Multicolor Resin Prints: Give It A Shot

[Thomas TEMPE] has been making two-color resin prints. While printing in multiple colors is old hat for FDM printers, the way resin printers work makes it a more difficult proposition. [Thomas] has a simple solution. First, he prints an item with a cavity where he would like the second color. Then, after printing, he fills the cavity with a different color resin using a syringe and cures it. Simple, really.

Of course, it is all about technique. For fine lines, you’ll want a smaller needle, and you flood the area with the alternate resin and wipe away the excess. For wider lines, you simply fill the cavity from a larger syringe.

Thomas uses this to produce high-contrast text. However, it occurs to us you could do anything that was embossed into the original print. It doesn’t have to be text. There’s also no reason you have to use only one color of fill resin.

We’ve seen resin used to smooth FDM prints. We wonder if you could print the base using FDM and use this technique to add colorful resin highlights. If you try it, drop us a note.

This would be great for custom keycaps. We’ve seen keycaps printed with an air-dry clay inlay.

8 thoughts on “Multicolor Resin Prints: Give It A Shot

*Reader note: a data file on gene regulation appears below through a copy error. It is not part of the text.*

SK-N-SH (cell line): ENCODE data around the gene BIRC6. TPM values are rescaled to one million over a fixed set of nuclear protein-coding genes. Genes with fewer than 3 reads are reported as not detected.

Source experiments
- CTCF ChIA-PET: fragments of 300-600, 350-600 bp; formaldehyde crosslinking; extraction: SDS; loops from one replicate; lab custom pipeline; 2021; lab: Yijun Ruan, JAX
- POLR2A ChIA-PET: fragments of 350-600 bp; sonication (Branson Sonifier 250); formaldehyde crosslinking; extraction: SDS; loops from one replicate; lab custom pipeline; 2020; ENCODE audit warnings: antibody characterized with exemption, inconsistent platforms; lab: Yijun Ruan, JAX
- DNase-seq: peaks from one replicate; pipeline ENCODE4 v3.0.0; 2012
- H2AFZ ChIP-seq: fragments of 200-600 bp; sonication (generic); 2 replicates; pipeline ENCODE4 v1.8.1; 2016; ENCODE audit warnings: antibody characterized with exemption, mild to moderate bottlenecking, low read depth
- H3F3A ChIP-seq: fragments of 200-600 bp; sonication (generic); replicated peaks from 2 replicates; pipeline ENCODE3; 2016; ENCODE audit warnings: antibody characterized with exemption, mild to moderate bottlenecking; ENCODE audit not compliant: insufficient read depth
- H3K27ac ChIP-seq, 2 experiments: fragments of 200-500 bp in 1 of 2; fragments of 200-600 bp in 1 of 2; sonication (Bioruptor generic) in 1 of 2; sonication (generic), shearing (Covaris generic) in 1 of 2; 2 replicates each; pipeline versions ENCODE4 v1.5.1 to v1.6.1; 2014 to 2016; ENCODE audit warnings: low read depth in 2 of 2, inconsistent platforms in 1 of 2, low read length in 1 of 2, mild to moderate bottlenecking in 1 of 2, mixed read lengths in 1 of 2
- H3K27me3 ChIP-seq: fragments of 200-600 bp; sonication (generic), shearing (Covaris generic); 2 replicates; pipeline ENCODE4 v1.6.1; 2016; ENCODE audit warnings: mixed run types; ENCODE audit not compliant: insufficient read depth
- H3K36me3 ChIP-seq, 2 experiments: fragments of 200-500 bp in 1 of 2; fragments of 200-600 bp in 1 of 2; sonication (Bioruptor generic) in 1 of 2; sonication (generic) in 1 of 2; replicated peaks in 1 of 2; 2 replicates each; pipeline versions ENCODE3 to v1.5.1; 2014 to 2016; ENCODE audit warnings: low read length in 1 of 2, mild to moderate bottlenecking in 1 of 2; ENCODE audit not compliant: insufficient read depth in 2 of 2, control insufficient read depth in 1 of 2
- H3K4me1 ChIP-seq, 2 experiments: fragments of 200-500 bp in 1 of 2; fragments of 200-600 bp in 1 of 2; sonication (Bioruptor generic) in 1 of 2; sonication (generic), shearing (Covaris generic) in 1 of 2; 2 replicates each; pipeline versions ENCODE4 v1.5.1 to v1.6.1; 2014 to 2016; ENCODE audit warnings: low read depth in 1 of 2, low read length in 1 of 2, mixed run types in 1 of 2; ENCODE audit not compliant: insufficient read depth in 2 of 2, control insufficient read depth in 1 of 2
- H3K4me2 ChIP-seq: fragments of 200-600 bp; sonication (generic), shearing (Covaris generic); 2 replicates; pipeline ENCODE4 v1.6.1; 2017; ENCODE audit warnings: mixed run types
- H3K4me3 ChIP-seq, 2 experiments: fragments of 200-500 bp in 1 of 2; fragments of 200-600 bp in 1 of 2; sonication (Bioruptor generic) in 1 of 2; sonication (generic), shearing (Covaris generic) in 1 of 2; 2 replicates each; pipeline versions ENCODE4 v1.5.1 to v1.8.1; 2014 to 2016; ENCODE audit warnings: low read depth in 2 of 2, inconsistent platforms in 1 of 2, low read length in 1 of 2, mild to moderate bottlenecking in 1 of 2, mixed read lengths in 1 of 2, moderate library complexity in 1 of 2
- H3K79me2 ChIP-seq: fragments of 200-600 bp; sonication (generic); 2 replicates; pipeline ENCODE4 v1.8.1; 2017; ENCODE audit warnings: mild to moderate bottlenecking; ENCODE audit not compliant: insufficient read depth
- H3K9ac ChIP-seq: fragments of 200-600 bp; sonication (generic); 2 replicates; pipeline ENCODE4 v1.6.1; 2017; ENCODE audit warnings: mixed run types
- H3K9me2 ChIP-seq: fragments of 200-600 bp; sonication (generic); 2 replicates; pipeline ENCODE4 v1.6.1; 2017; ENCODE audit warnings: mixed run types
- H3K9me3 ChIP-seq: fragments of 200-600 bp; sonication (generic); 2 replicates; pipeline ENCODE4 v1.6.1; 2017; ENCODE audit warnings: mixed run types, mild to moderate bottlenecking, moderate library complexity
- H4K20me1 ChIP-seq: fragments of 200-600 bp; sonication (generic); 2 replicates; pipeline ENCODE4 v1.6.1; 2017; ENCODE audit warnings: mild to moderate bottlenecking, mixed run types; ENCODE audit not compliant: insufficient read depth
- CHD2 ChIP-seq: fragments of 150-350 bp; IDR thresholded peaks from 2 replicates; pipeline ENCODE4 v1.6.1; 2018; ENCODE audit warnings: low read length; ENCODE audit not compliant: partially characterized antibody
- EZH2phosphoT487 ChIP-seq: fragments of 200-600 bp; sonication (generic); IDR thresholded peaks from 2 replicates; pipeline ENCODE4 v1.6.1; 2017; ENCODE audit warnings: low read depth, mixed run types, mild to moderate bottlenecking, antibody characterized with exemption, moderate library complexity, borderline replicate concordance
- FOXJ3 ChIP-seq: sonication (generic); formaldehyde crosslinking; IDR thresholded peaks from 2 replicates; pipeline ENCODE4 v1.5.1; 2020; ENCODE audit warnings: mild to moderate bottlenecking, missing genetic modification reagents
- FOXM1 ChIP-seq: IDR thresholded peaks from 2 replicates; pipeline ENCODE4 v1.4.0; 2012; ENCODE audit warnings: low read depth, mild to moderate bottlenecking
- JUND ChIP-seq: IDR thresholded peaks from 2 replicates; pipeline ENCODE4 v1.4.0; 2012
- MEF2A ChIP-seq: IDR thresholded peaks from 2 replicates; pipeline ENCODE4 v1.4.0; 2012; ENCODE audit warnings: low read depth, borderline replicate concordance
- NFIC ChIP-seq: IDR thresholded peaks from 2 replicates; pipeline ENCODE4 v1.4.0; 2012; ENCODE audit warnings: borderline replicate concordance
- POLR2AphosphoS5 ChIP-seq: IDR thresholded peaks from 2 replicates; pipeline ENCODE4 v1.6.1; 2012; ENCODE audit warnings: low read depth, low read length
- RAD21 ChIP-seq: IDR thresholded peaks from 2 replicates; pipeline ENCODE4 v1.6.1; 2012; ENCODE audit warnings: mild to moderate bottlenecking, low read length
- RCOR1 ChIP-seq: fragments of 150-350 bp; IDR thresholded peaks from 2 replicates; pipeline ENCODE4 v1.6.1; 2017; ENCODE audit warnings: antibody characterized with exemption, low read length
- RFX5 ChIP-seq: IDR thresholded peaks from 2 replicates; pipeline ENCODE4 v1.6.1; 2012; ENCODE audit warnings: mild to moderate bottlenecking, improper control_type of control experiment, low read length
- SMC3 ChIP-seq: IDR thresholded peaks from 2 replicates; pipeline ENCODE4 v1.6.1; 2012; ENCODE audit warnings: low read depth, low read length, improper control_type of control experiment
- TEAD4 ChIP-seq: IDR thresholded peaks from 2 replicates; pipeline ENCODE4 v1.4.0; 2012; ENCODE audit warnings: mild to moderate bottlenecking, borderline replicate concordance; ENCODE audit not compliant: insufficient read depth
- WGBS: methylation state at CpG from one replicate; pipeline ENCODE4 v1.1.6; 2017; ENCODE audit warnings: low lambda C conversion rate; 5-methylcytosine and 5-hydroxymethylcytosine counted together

1. That’s not possible, sadly. The dye activators absorb light of a certain wavelength, then kick off the reaction that cures the resin. If you had multiple activators in a mix, you could activate them with different light sources, but you couldn’t cure different resins out of a mix.

  1. I’ve been doing this for a while. Making logo “cavities” in the tops of pieces then filling with another resin and curing. Or putting a bit of acrylic paint in, then clear UV resin and curing that. Always been tempted to pause a print and switch the resin in the vat for a truly printed multicolour piece, though…

    1. I’ve tried it, it totally works! To make labels for the switches on my cyberdeck I printed a solid white rectangle, paused and cleaned everything while it was still on the bed, switched resins, and printed black negatives of letters directly onto the white base. I was able to make them thin enough too that a small amount of LED light could be transmitted through the back, so they are still readable in the dark. You can see some pictures on my project page here:

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